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030 – Reading MaxSonar Beam Patterns

MaxSonar Beam Patterns

MaxBotix Inc., provides beam patterns for all of our ultrasonic sensors to assist users in choosing the correct sensor for: application, target size, and the distance needed to detect. The beam Patterns provided are approximations to target sizes and distance. Though our beam patterns are accurate for the sensor, there may be slight differences from sensor to sensor for each corresponding part number. All of our sensors are all factory calibrated so additional units of the same part number will have similar beam patterns.

All of our sensors have firmware gain changes through the length of the beam. The beam pattern in the data sheet shows the approximate calibrated detection pattern within a few inches on either side (for a similar sized object).

The beam width (angle) is not defined because the actual beam width dynamically changes over the course of the range. The beam pattern patterns are provided as approximations to certain size targets. The beam angle at a given distance for a specific target can be calculated by measuring the beam angle from the beam patterns Patterns.

If you look at the beam patterns in our data sheets, the beam angle is wide for close objects but then decreases for objects at longer distances; this is done to give our sensors a consistent and narrow detection field.

Each beam pattern is a 2D representation of the detection area of the sensor. The beam pattern is actually shaped like a 3D cone (having the same detection pattern both vertically and horizontally). You read our beam patterns by looking at the target size and distance of detection (most are plotted with three or four targets, sizes ranging from the smallest target on the left to the largest target on the right side of the plot). There are typically two voltages plotted which shows the change in the detection pattern at different voltages (3.3V and 5V are typically used voltages).

Typically, the higher the voltage supplied to the sensor the larger the beam pattern becomes. As voltage to the sensor is reduced, the size of the beam pattern typically decreases. On the plotted beam patterns, a supplied power of 5V is the black line and 3.3v are red dots. You can see how the beam patterns change with voltage changes.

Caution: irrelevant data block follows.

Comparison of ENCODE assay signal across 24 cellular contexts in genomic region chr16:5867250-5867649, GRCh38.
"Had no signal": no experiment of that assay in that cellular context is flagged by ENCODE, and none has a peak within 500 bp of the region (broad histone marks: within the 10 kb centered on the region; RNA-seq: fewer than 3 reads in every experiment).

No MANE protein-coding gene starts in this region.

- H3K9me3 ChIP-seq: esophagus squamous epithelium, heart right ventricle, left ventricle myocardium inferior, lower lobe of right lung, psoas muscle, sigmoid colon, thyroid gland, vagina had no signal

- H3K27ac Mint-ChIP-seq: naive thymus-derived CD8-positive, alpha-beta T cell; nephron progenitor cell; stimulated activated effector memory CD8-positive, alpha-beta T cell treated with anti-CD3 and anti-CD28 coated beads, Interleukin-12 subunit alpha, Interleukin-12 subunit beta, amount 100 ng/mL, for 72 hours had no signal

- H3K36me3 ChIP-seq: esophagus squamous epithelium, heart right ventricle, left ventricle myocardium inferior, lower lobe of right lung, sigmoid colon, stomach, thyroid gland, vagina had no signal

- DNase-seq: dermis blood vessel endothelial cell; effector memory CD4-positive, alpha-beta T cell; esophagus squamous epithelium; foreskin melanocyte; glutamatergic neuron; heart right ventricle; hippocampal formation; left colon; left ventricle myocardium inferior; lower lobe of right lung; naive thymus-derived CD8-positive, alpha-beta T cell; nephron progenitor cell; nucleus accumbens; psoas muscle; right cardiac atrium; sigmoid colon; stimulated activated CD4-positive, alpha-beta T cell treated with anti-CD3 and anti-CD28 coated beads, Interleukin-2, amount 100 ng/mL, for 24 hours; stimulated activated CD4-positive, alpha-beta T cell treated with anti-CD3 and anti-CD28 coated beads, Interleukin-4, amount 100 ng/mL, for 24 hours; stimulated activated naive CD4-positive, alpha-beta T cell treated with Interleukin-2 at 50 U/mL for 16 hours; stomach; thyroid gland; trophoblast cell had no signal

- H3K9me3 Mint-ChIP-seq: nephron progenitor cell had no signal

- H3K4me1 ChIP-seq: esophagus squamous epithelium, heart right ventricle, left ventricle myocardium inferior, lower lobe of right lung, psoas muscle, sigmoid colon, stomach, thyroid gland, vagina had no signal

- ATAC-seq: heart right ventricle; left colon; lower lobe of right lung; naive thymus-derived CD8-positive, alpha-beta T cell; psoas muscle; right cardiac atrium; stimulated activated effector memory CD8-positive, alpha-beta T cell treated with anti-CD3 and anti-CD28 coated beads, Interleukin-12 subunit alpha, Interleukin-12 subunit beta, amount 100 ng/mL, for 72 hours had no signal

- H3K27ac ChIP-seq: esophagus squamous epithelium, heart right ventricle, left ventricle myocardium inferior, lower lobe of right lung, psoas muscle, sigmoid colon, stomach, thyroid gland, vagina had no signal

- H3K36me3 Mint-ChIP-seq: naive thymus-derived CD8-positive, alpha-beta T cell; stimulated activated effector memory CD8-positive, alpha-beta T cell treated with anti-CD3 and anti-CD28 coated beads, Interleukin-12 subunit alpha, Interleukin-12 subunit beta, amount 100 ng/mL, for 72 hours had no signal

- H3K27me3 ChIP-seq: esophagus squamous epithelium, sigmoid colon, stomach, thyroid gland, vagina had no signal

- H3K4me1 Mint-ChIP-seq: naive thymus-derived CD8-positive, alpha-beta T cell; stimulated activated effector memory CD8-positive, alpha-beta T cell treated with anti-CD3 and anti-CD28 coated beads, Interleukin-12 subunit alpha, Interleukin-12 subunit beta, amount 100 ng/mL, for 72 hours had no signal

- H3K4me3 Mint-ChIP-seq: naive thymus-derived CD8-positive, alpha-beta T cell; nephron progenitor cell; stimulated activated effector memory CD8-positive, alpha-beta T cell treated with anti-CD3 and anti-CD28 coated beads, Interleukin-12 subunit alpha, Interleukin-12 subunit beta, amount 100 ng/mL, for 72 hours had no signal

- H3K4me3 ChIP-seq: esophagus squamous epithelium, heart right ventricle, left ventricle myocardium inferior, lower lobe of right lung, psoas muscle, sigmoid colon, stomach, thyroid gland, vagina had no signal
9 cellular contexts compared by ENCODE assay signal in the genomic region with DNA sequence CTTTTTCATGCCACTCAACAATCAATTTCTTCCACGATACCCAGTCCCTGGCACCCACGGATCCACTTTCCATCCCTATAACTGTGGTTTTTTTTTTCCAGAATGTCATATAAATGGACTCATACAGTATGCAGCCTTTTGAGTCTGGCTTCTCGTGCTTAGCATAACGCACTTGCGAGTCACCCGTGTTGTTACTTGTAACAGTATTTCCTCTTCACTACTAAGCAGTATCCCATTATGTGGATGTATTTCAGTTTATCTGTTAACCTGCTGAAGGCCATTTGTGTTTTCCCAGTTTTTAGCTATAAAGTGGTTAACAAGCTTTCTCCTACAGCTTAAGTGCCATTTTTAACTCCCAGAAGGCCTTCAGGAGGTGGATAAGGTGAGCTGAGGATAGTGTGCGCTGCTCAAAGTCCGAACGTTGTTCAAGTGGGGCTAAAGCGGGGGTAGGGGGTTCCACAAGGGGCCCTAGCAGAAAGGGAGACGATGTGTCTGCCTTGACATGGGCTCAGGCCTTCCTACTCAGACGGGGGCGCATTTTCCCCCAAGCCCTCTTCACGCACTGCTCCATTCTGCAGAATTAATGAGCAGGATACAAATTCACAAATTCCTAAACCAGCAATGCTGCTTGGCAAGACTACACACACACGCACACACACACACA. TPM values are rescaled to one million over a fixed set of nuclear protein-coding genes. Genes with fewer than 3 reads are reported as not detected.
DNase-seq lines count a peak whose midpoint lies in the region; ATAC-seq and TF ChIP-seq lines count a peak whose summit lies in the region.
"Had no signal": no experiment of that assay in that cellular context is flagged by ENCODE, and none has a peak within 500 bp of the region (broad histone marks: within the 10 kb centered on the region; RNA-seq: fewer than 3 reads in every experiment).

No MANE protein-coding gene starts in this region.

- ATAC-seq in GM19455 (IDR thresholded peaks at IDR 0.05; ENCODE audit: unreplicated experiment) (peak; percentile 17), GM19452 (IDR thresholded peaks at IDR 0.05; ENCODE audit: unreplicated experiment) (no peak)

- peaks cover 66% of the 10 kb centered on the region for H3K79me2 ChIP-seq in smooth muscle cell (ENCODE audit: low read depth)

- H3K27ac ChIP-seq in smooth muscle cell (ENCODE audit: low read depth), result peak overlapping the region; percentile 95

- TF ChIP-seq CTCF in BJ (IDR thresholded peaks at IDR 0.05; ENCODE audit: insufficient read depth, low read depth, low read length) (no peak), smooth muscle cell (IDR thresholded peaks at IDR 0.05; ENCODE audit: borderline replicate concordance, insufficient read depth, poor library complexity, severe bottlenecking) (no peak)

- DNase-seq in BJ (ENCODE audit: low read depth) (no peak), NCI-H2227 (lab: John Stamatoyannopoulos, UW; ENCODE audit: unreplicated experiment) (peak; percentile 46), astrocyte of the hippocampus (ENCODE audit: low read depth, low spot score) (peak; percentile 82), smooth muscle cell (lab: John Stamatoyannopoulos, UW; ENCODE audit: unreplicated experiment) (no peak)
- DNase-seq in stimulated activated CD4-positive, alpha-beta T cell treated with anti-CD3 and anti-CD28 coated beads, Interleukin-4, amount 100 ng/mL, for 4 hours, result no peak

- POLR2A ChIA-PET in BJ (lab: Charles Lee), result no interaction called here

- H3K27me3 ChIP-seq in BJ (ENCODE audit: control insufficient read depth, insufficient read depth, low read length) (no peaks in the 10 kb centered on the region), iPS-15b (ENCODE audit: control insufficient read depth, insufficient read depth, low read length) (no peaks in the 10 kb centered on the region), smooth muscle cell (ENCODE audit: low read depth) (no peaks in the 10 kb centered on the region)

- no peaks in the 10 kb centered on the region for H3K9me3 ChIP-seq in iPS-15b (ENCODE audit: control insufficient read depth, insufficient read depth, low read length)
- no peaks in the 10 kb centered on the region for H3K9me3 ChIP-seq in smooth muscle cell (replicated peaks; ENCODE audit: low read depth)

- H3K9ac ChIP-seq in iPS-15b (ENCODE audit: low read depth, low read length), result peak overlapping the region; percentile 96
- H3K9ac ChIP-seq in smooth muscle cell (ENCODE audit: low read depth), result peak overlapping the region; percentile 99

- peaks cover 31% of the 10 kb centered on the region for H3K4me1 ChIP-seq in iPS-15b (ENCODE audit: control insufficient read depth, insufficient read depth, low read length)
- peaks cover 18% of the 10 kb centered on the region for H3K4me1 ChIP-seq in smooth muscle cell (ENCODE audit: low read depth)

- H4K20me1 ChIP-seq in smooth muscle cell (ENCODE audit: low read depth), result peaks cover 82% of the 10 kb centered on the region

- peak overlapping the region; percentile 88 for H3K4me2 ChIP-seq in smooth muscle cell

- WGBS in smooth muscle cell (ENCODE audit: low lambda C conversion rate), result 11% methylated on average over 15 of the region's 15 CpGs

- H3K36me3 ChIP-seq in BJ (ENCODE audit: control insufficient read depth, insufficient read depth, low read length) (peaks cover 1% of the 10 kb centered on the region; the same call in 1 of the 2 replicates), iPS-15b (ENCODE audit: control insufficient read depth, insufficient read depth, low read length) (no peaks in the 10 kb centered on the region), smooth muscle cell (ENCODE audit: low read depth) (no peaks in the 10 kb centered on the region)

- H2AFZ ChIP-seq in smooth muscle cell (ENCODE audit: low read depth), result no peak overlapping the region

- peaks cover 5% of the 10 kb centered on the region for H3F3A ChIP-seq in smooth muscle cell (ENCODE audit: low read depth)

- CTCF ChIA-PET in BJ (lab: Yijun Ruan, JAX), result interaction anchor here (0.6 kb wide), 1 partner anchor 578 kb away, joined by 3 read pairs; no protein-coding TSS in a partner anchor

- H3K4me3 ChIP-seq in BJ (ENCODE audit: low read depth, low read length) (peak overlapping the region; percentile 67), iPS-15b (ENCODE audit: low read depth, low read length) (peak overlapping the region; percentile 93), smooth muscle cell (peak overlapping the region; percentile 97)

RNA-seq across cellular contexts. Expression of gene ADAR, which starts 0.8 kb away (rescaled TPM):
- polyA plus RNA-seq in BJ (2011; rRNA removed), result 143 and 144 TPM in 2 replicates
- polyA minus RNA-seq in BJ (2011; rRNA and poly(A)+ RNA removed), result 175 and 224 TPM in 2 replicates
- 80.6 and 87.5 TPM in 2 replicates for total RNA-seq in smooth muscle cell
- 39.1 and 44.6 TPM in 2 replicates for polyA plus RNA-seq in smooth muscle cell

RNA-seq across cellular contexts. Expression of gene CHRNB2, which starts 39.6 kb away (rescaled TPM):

If you view figure 1.1, which is the beam patterns for the HRLV-MaxSonar-EZ1 sensor, you can see the detection zone for a 1/4inch dowel, a 1inch dowel, and a 3.5 inch dowel when operating at 5V, 3.3V or 2.7V. Within the beam patterns the difference between the voltages is also seen.

Reading MaxSonar Beam Pattern, HRLV-MaxSonar-EZ1, Beam Pattern

Figure 1.1 HRLV-MaxSonar-EZ1 Beam Pattern

For our LV-MaxSonar, and XL-MaxSonar Line of sensors, the voltages plotted are: 5.0V and 3.3V

The sensor beam patterns can be viewed by clicking the name of each sensor line.
LV-MaxSonar-EZ , XL-MaxSonar-EZ/AE , XL-MaxSonar-WR , HRLV-MaxSonar-EZ ,

You do not select a beam pattern for the sensor.  To select a beam pattern appropriate for your application you select the sensor that matches the beam pattern that is needed. The beam pattern you achieve is determined by your target size. The beam Patterns are provided to help you identify an estimated beam pattern for your application based on your target size versus the plotted beam patterns.

The dowels are essentially vertically hanging targets (pipes). The dowels provide consistence target detection characteristics for a given size target which allows easy comparison of one MaxSonar sensor to another MaxSonar sensor. The smaller the dowel or target, the smaller the detection (beam) pattern is.

People detection is a common use of MaxSonar sensors.  People typically are detected anywhere between plot A and plot B.  This is because people are soft targets (absorbing most of the sound) and do not have the same reflective properties as hard targets (reflecting almost all of the sound). To read more on using a MaxSonar sensor for people detection click here.

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